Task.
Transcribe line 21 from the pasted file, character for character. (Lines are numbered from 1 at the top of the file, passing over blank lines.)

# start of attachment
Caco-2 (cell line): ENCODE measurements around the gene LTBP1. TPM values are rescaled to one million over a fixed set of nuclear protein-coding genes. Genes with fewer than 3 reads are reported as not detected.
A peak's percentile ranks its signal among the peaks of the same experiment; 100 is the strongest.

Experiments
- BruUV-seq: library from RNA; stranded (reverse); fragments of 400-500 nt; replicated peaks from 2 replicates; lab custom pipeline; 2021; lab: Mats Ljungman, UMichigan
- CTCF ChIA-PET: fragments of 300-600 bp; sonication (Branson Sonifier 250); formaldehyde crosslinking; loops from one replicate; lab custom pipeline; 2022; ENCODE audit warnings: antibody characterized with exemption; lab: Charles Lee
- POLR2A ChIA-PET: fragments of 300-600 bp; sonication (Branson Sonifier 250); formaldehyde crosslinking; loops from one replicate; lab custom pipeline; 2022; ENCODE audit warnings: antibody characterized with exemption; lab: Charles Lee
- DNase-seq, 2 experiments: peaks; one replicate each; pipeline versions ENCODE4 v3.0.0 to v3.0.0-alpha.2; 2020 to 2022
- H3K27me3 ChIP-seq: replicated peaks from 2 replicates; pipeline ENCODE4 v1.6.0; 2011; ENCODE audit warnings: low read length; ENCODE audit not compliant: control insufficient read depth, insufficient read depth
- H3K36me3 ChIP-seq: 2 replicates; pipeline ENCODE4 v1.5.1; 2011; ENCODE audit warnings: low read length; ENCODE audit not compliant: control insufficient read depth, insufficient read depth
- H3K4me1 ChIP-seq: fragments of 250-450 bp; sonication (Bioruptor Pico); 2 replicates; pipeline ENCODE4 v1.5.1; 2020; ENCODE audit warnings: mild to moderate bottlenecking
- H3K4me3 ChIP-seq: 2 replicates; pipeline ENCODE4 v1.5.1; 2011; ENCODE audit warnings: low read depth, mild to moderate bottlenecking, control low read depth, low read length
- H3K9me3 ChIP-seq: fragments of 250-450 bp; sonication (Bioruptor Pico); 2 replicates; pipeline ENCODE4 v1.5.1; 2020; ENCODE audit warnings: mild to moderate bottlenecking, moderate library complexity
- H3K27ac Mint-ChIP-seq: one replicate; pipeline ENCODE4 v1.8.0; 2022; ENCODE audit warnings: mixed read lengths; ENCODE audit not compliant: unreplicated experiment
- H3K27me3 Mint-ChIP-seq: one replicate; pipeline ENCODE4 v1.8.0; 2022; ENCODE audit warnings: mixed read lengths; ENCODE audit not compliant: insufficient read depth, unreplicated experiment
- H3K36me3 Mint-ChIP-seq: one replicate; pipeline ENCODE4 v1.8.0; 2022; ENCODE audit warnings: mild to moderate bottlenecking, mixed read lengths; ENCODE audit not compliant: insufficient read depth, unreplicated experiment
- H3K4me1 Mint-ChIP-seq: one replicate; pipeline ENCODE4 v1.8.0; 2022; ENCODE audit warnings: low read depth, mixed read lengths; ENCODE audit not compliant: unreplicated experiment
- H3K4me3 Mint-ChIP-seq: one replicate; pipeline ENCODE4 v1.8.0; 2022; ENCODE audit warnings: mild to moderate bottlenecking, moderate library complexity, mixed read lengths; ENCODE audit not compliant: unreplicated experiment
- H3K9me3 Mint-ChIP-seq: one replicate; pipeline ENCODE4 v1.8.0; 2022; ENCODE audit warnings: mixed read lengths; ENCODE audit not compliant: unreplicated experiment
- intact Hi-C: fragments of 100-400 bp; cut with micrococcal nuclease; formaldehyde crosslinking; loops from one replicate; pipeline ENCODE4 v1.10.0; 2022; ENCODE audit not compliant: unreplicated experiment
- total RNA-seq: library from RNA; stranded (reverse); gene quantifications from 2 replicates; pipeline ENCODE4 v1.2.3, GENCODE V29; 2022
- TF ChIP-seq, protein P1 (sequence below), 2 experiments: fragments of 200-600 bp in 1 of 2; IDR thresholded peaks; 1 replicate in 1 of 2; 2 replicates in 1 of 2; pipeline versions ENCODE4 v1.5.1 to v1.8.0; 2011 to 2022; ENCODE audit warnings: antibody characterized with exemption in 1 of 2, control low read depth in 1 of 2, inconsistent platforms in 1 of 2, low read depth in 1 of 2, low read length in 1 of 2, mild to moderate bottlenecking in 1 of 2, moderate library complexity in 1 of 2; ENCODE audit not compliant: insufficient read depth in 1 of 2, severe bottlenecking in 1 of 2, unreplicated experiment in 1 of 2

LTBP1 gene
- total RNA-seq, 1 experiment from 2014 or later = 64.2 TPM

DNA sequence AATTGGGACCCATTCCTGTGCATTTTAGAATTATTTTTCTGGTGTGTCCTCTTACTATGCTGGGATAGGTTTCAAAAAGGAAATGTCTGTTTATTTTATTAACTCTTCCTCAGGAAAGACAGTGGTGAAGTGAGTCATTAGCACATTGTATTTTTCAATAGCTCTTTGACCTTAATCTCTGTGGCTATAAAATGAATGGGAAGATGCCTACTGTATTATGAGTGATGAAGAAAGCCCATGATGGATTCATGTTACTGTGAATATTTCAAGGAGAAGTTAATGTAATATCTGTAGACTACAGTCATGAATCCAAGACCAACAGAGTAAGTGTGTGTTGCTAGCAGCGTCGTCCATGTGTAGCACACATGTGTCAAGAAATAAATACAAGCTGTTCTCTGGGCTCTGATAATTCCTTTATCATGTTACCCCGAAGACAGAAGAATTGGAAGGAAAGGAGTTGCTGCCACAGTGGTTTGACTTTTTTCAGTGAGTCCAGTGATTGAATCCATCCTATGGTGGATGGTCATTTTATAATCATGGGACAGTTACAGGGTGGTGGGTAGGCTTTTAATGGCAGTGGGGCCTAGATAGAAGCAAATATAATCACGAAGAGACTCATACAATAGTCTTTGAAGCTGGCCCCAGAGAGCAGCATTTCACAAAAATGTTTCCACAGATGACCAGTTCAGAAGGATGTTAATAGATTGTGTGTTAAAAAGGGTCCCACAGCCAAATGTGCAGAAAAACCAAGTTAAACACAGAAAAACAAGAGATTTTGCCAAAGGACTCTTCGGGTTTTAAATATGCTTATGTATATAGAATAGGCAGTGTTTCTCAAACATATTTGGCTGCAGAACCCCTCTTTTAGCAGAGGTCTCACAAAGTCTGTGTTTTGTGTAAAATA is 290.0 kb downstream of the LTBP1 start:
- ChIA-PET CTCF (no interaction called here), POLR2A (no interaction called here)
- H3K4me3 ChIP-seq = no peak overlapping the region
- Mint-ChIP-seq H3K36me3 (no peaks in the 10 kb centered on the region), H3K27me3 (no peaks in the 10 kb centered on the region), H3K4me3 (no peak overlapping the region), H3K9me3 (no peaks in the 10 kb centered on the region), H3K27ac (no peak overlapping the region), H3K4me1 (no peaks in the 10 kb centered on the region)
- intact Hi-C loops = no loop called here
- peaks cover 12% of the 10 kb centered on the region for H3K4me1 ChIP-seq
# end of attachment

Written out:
- TF ChIP-seq, protein P1 (sequence below), 2 experiments: fragments of 200-600 bp in 1 of 2; IDR thresholded peaks; 1 replicate in 1 of 2; 2 replicates in 1 of 2; pipeline versions ENCODE4 v1.5.1 to v1.8.0; 2011 to 2022; ENCODE audit warnings: antibody characterized with exemption in 1 of 2, control low read depth in 1 of 2, inconsistent platforms in 1 of 2, low read depth in 1 of 2, low read length in 1 of 2, mild to moderate bottlenecking in 1 of 2, moderate library complexity in 1 of 2; ENCODE audit not compliant: insufficient read depth in 1 of 2, severe bottlenecking in 1 of 2, unreplicated experiment in 1 of 2